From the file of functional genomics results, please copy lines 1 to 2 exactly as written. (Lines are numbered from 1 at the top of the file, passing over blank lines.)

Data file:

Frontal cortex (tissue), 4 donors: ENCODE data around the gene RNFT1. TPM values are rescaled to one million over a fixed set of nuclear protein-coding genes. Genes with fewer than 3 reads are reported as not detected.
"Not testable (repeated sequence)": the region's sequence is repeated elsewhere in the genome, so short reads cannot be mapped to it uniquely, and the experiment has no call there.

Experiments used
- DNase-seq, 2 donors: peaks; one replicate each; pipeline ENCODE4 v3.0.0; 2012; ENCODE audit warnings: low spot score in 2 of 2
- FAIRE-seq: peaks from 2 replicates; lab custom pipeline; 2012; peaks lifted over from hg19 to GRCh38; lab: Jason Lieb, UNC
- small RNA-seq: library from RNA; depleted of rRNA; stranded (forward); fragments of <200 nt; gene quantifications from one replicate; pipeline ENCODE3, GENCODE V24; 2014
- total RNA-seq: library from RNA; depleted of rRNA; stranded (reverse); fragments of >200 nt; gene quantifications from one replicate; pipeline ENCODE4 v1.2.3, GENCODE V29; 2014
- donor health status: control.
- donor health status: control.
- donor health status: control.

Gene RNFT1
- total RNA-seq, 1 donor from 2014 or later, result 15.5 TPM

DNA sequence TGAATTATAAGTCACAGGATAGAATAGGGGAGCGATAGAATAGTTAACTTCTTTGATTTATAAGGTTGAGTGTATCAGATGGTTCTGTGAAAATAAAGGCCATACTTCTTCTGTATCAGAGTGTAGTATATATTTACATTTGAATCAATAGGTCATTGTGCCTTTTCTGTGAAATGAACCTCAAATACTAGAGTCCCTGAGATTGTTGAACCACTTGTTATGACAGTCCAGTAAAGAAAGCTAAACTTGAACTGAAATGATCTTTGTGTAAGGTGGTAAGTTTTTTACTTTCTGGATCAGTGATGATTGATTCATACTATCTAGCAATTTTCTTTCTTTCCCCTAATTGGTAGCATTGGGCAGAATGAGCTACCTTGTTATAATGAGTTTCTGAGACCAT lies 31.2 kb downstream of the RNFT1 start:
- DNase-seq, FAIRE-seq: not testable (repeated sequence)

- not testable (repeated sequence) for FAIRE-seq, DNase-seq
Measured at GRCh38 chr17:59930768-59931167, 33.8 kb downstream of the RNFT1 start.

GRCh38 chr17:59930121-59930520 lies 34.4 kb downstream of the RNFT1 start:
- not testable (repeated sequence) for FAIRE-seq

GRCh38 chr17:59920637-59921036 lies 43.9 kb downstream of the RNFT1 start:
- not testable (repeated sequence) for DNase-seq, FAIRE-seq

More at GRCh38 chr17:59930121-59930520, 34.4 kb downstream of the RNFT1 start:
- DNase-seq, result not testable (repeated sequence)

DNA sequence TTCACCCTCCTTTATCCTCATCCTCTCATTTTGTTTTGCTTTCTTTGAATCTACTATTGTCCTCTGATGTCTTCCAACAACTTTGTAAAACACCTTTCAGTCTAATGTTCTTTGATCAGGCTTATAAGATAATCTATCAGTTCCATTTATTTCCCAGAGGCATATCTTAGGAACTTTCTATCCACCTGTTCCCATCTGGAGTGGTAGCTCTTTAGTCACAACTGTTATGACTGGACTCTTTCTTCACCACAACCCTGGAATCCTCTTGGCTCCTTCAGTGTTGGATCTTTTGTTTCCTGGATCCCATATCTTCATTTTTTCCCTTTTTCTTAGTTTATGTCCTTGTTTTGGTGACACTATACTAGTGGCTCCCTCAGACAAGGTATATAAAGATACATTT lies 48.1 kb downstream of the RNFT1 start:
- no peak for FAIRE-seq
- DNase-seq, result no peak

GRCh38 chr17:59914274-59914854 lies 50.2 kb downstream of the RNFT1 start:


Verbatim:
Frontal cortex (tissue), 4 donors: ENCODE data around the gene RNFT1. TPM values are rescaled to one million over a fixed set of nuclear protein-coding genes. Genes with fewer than 3 reads are reported as not detected.
"Not testable (repeated sequence)": the region's sequence is repeated elsewhere in the genome, so short reads cannot be mapped to it uniquely, and the experiment has no call there.